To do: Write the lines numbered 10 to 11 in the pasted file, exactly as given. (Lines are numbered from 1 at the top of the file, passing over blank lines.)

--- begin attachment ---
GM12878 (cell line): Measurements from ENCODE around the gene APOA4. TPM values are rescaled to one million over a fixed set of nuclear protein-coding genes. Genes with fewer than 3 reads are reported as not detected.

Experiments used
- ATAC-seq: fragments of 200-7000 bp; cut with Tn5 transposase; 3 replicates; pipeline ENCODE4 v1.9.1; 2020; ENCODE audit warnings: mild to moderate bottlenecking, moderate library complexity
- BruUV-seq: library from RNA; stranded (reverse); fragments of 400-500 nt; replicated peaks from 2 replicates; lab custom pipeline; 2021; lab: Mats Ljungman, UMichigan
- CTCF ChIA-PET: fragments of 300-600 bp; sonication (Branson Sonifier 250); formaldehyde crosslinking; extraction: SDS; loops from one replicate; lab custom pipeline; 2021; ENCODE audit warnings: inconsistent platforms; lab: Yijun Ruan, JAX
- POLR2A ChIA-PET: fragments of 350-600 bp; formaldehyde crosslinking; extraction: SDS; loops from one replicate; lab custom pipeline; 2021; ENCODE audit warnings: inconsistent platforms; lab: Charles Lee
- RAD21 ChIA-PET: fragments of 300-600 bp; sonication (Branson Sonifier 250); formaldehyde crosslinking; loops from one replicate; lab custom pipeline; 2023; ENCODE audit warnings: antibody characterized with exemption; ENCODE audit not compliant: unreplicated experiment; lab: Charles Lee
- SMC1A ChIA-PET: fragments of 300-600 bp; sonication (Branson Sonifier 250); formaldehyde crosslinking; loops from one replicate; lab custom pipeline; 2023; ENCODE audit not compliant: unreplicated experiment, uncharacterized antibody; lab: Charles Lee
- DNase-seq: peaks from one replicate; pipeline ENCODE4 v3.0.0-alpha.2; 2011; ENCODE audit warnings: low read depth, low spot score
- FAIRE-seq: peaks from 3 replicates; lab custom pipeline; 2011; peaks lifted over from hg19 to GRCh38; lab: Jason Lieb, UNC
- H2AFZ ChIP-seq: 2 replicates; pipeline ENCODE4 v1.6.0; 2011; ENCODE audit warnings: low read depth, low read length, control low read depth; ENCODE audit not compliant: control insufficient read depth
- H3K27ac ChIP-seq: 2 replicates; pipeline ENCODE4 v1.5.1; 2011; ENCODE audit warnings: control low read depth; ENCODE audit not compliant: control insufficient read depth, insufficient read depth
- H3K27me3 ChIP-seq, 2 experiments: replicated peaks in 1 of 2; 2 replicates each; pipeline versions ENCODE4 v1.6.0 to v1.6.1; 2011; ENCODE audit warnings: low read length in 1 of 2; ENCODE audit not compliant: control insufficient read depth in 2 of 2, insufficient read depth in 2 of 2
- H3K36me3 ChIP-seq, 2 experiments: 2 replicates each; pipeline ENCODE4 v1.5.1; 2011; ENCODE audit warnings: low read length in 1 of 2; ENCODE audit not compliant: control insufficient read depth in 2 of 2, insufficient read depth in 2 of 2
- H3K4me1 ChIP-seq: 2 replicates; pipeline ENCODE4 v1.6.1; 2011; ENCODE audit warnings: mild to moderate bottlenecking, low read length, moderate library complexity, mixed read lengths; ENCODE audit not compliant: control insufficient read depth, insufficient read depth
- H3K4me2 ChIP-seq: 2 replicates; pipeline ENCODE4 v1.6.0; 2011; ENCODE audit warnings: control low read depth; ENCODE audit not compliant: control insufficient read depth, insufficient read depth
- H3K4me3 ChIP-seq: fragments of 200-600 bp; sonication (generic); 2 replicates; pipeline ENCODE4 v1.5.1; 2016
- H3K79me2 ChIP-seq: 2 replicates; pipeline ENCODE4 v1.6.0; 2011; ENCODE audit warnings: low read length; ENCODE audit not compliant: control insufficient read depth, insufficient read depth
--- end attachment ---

- FAIRE-seq: peaks from 3 replicates; lab custom pipeline; 2011; peaks lifted over from hg19 to GRCh38; lab: Jason Lieb, UNC
- H2AFZ ChIP-seq: 2 replicates; pipeline ENCODE4 v1.6.0; 2011; ENCODE audit warnings: low read depth, low read length, control low read depth; ENCODE audit not compliant: control insufficient read depth